I think the OP can choose the supply voltage and speak to get the desired loudness.

    The point is I don't think simulation help much in this case unless you can have the model of the speaker, short of that, don't get hung on the Spice simulation, just cut and try. Most important of it all, you can't judge the sound quality by simulation.
  8. Nov 9, 2012 #7
    Hmm... on a side note, I was wondering - I was hoping to use a higher impedance speaker, i.e. in the 50+ ohm range. A few things then:

    -Is there a reliable relationship between speaker impedance and loudness? The speaker I have right now is 8Ω, but I found "balanced magnetic armature" speakers with 150Ω that claim to actually be louder.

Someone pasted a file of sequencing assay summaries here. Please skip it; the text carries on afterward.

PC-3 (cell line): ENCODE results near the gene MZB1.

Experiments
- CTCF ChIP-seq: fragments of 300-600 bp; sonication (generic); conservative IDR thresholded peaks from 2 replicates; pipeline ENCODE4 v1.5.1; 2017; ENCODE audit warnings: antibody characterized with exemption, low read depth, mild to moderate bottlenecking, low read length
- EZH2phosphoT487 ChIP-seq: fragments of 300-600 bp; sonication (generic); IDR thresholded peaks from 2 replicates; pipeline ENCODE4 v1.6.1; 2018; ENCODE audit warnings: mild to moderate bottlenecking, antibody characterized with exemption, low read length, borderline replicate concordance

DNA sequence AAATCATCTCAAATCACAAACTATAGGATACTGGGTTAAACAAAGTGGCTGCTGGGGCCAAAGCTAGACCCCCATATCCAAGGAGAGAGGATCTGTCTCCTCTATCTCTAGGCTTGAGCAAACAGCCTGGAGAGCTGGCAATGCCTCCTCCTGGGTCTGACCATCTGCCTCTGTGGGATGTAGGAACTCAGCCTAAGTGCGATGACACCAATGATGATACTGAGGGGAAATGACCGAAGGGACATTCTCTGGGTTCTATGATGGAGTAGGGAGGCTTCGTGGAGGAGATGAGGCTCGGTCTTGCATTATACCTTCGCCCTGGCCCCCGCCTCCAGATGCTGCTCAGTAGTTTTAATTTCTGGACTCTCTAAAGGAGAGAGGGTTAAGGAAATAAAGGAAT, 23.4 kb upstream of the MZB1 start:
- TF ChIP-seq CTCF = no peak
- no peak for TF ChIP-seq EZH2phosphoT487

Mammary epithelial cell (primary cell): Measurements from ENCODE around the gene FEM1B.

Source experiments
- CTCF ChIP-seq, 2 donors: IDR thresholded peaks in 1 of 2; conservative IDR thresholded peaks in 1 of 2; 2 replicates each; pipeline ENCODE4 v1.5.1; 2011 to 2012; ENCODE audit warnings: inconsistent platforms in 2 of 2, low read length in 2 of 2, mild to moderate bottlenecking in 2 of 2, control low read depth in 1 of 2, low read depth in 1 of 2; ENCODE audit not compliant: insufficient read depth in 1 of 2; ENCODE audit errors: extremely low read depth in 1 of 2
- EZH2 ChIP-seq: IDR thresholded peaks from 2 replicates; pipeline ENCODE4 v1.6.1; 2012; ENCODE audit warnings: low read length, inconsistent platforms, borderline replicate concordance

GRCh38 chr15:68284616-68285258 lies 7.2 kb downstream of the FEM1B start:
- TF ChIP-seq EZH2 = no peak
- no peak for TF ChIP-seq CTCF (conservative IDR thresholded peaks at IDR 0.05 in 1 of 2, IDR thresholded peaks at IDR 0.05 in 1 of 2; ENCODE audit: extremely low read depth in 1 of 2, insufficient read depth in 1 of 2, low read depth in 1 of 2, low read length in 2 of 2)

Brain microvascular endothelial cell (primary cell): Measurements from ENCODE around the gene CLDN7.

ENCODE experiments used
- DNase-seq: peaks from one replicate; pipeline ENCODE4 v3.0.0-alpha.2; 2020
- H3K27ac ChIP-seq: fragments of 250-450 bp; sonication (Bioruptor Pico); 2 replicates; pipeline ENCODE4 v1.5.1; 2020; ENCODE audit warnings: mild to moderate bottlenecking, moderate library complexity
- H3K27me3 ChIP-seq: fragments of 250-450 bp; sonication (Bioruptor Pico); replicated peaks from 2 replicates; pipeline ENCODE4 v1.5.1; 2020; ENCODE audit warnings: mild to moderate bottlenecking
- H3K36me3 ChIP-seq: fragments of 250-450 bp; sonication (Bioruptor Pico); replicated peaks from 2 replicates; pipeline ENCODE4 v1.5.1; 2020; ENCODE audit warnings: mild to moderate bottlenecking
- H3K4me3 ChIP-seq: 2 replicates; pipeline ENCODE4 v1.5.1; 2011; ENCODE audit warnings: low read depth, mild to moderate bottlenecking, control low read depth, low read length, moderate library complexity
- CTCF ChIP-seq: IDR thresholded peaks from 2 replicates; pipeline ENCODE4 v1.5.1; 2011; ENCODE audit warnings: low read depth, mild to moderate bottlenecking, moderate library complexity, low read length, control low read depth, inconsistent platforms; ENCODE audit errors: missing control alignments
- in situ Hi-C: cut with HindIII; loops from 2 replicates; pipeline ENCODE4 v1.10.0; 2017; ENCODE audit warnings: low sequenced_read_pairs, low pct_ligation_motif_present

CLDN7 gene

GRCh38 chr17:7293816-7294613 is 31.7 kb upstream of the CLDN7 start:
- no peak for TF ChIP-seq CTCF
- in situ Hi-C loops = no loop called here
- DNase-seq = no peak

-Can speakers be simulated as a resistor and inductor in series? If so, how do I find the info to set the values for them. (i.e. impedance is given, but not the breakdown)

    Finally, my goal here is to find a speaker with good frequency response in the 200-3000 Hz range. Moreover it needs to be very small. The only speakers I have found so far are the balanced magnetic armature speakers made by Knowles. Are there any other speakers I haven't found yet that can do this?

    Examples of Knowles speakers:
  9. Nov 9, 2012 #8
    I am not familiar with these small speakers, but on the larger ones, you cannot simulate with a resistor and inductor, that would be too easy!!! It is very complex, it has resonance peak. It is affected by the environment also. Think of it like a motor, when it run and there is no resistance, it draw very little current. but if you put resistance to the motion, the current drawn goes up. This is due to back EMF of something.